By Miriam Raftery
April 24, 2016 (Sacramento) -- Assemblyman Mike Gatto’s proposed constitutional amendment, ACA 11, to restructure California's regulatory agencies has passed the Assembly Utilities and Commerce Committee by a 12 to 1 vote.
The strong bipartisan support comes in the wake of a series of scandals involving the CPUC, including allegations of backroom dealings to protect PG&E after the deadly San Bruno pipeline explosion and controversies over charging ratepayers for utility mistakes that led to closure of the San Onofre Nuclear Generation Stations.
Mike Aguirre, former attorney for the City of San Diego, appeared as a witness in favor of reforming the Commission, asking that an updated copy of the Aguirre & Severson Report on Malfeasance and Institutional Corruption at the California Public Utilities Commission be officially entered into the record, as well as other smoking gun documents that implicate top officials at the CPUC. That report raises concerns over issues ranging from wildfires caused by SDG&E lines to the burial of nuclear wastes at San Onofre. It also chronicles allegations of corruption and cover-ups involving top CPUC officials.
“The public cannot have confidence the CPUC will protect their interests while Edison establishes one of the largest nuclear waste sites in the world in North County San Diego (3.6 million pounds of nuclear waste),” Aguirre’s report concludes.
Gatto’s constitutional amendment seeks to modernize the California Public Utilities Commission (CPUC), reassign regulation of industries unrelated to the CPUC’s core functions to more appropriate state bodies, and provide greater accountability to Californians. The measure received praise from colleagues on both sides of the aisle during its hearing.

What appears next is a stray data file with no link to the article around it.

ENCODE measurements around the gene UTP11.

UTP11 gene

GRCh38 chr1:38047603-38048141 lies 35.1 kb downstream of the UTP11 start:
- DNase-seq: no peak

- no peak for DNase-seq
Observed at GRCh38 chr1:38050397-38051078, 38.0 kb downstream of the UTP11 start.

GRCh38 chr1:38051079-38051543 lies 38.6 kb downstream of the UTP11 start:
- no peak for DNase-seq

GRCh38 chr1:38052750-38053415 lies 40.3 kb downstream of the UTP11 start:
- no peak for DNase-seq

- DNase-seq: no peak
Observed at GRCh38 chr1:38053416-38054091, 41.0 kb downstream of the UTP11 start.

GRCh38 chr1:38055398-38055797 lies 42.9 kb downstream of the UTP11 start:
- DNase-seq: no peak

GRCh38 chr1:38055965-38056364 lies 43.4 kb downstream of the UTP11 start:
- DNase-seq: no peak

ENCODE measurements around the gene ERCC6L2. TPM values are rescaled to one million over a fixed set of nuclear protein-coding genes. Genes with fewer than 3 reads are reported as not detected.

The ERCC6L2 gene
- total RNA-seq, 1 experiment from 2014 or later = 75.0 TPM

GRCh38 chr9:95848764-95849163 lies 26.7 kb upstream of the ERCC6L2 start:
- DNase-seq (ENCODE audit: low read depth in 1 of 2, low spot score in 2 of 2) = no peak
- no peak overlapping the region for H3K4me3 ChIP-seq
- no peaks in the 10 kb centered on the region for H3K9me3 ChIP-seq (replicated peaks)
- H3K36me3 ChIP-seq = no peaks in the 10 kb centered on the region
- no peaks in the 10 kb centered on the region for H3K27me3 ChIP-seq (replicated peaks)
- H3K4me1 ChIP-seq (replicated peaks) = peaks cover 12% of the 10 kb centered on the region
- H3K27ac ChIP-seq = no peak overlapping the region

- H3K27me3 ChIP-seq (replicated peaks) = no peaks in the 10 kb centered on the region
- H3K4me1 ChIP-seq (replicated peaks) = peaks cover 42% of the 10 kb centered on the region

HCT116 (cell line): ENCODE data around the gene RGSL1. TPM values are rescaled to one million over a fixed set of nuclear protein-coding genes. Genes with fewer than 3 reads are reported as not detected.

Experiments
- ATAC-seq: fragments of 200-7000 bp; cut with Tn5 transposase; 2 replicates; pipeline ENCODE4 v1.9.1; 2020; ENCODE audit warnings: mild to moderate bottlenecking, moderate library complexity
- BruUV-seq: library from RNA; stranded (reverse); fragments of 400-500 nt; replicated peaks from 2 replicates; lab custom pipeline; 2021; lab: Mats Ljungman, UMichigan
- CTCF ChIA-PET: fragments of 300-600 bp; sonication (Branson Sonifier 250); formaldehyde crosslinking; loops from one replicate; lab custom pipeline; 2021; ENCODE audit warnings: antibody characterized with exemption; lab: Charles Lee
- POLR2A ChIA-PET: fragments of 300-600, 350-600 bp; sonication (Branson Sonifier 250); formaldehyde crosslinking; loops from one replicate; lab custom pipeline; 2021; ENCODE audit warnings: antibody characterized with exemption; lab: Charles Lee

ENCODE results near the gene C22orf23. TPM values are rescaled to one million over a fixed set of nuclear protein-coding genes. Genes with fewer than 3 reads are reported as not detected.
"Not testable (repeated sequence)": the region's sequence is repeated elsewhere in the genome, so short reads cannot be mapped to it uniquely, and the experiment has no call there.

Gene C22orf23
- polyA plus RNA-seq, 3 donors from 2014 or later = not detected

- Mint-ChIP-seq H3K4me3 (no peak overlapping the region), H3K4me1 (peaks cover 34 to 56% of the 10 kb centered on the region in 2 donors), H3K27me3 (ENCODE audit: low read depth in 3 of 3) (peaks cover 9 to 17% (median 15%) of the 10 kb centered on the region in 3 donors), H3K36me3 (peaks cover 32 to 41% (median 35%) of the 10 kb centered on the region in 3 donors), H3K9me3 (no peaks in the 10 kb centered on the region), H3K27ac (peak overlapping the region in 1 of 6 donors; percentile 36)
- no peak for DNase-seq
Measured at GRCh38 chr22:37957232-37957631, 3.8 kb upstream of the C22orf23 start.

“The CPUC is spread too thin, and has too many issues within its jurisdiction,” said Gatto, a Los Angeles Democrat who chairs the Assembly Utilities and Commerce Committee. “My colleagues made it clear in committee that now is time to think about how we can make the CPUC more focused, specialized, and accountable.”
The recent gas well leak in Aliso Canyon, which displaced thousands of residents in Porter Ranch, Granada Hills, and surrounding communities and resulted in over 87,000 metric tons of methane being pumped into the air, has reinvigorated concerns that the CPUC has too much on its plate. The investigation into the Aliso Canyon gas well leak is still ongoing, but the CPUC’s response to the crisis has frustrated many in the community. Californians are hesitant to trust that CPUC regulators are able to properly exercise oversight of utilities or act decisively to protect communities under the current system, which cannot be changed without this initiative.
The proposal to modernize the CPUC and provide greater accountability for Californians is joint authored by Assemblymembers Marc Levine (D-Marin County) and Scott Wilk (R-Santa Clarita) and is co-authored by five bipartisan members of the Assembly.
“I believe this is an opportunity to make the CPUC what it should have been in the first place,” said Assemblymember Autumn Burke (D-Inglewood) at the hearing. “Which is looking at safety, rate setting, and things they are experts at.”
“ACA 11 will be the first step in making sure that, no matter where you live in California, you can sleep safely at night knowing that a gas line won’t explode and that necessary protections have been put in place so that our electrical infrastructure is safe and reliable and not subject to risks from terrorist attacks to cyber mischief,” stated Gatto.
The measure will now head to the Assembly Appropriations Committee. If approved by the Legislature it would ultimately go onto a statewide ballot, requiring a 2/3 approval by voters to become part of the state's constitution.
Watch the broadcast of the April 20th hearing in the Utilities and Commerce Committee at http://www.calchannel.com/video-on-demand/.